Northern Lights

The northern lights. These marvelous, beautiful lights that appear in the sky on dark winter nights. They take shape when fast-moving electrically-charged particles from the sun collide with atoms and molecules in the earth’s atmosphere. They are most common in northern regions as the auroral zone lies around the North Pole at a distance of around 2,000 – 3,000 kilometers from the magnetic pole – reaching across Iceland, among other places. These lights have danced over the heads of Icelanders for centuries yet it is only recently that they have become a part of the country’s branding in relation to the tourism industry. This branding attracts a group of tourists every winter looking for a magnificent natural experience but should it have an effect on the experiences of the locals?

Watch the trailer of the short film “Northern Lights”


Sounds from the kitchen

Guðjóna Albertsdóttir was born in 1916 in the village of Suðureyri in the Westfjords, where she lived with her family for almost all her life. She was an inventive, creative, and enterprising woman who took an active role in the development of the community she belonged to. Starting in 1980, she began to gather source material about her family, long-time friends, and herself, using the latest technology and science available at the time: the cassette tape. Sitting on the kitchen windowsill in her home was a big, black tape recorder that she used to record songs, stories, and conversations. In this video, some of those recordings are played alongside photographs from Guðjóna and her family’s photo album.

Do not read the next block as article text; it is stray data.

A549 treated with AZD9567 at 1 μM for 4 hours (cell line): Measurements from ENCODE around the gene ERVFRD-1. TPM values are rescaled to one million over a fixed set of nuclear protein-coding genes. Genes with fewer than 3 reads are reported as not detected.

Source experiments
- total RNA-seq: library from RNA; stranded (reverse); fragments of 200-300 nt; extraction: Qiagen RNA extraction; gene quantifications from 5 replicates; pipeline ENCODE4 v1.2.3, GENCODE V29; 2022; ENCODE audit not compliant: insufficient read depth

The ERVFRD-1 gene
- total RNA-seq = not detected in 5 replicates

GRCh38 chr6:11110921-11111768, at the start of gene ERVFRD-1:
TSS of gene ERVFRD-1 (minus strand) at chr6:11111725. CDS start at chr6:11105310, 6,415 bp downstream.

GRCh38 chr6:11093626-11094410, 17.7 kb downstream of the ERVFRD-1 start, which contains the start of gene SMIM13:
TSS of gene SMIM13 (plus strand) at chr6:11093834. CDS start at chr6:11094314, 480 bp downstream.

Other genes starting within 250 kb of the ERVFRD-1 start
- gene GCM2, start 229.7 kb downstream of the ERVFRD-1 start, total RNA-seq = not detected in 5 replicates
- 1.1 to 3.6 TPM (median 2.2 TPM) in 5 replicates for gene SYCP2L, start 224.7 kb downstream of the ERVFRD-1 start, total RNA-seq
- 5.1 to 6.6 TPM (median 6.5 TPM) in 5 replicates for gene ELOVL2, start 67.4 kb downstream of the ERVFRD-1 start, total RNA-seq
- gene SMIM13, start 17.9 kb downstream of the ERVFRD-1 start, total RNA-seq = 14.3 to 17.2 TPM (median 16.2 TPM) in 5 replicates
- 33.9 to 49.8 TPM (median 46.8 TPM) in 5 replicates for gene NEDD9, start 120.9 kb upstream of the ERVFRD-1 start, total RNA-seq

Watch the trailer of the short film “Sounds from the kitchen”


Waiting for the storm

During the winter and especially in the darkest hours when the sun can’t reach the town the weather plays a big role in people’s lives. This video shows in a slightly dramatic and ironic way what the atmosphere can be like before storms hit. The audible text in the video is some kind of instructions and advices that suggest how to behave when you are snowbound and separated from the rest of the world. These are not practical advices, like how to dig out a way, but an instruction for being in the state. The wind is blowing heavier, it becomes very strong. It fortifies over the ocean, wanting to spill the sea and shake the houses more than anything. Walk around the house, knock on the barometer and listen to the news. This is the last day of oxygen, go out and breath as much as you can, talk while breathing in. Sigh and nod, buy pasteurized milk, matches and bread to put the freezer. The tone of speech witnesses a strange feeling, which is imbued with anxiety of waiting and peculiar self irony, which people of this region often have. The video is full of beautiful winterscapes that add to the experience of what the winters can be like in the Westfjords.

Watch the trailer of the film “Waiting for the storm”

%d bloggers like this: